How is hope represented in Katherine Mansfield’s "The Doll’s House"?

Hope is represented in "The Doll's House" through the actions of Kezia. She shows kindness to the Kelvey girls and provides hope that perhaps the discrimination she has been taught will not be the way she chooses to treat people.

Expert Answers

An illustration of the letter 'A' in a speech bubbles

The Kelvey girls are the object of scorn in their town. The Burnell parents don't appreciate having their daughters in the same school with common children, such as the children of the storekeeper and the milkman, but all parents forbid their children to even speak to the Kelvey girls. Else and Lil have no known father, and people claim he's in prison. Mrs. Kelvey is a "hardworking little washerwoman" who dresses her daughters in "conspicuous" garments that she pieces together from the only resources she has available.

As every other girl in the town is able to share the experience of the Burnell's dreamy dollhouse, the Kelveys are excluded. The situation looks fairly hopeless until Kezia reaches out in unexpected kindness to the Kelveys. As they approach the Burnell property, Kezia speaks to them. Lil is shocked and tells Kezia that according to Mrs. Burnell, Kezia isn't supposed to speak to the Kelvey girls. Kezia doesn't care. She realizes that the Kelveys are the only girls who have been excluded from the experience of sharing in the wonders of the dollhouse, and she wants to include them, regardless of their socioeconomic standing in town.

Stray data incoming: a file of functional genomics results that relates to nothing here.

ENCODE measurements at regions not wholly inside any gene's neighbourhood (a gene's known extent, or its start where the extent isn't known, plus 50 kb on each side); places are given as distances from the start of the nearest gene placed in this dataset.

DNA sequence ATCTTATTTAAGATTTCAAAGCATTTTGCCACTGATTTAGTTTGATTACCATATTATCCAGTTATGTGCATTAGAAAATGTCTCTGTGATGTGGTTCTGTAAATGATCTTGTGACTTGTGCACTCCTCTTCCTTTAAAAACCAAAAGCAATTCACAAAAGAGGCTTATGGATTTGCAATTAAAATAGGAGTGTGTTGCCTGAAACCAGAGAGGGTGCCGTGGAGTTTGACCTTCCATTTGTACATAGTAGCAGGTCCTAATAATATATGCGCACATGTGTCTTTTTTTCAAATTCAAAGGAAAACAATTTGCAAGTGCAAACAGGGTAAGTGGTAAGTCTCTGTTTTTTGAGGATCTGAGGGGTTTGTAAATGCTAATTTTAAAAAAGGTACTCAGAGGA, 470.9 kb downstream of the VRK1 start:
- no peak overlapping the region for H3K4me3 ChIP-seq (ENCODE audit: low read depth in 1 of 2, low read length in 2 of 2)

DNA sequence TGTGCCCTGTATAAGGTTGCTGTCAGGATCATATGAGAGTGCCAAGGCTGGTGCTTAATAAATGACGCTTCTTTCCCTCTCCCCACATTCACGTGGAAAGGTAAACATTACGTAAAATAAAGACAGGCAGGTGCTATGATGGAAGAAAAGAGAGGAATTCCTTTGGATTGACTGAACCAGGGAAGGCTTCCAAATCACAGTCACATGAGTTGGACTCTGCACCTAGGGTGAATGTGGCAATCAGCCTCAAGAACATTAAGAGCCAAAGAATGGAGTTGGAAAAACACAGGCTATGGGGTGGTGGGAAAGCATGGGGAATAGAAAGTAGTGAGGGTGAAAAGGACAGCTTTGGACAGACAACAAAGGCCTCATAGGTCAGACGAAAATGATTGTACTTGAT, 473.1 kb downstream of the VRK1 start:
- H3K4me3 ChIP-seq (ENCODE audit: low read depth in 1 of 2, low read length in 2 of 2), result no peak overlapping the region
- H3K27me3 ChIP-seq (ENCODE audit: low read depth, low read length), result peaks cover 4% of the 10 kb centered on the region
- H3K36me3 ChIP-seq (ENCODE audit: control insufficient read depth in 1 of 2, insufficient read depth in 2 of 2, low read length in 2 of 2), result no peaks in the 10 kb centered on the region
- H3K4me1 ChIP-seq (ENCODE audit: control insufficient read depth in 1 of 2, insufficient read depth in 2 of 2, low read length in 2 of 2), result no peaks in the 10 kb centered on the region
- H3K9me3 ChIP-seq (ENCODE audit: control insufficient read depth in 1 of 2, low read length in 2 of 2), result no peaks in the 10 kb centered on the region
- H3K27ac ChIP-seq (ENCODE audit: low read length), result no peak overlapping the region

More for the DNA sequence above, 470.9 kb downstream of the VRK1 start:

The girls spend a few moments lost in innocent childhood wonder before the magic is broken by the cruelty of an adult world. The hope exists that Kezia represents an ability to transcend social stratification and that she will be a healer within her community. Perhaps this isn't an isolated moment, and perhaps Kezia will continue to recognize the value of all people instead of following the discriminating tactics of her mother.

See eNotes Ad-Free

Start your 48-hour free trial to get access to more than 30,000 additional guides and more than 350,000 Homework Help questions answered by our experts.

Get 48 Hours Free Access
Approved by eNotes Editorial Team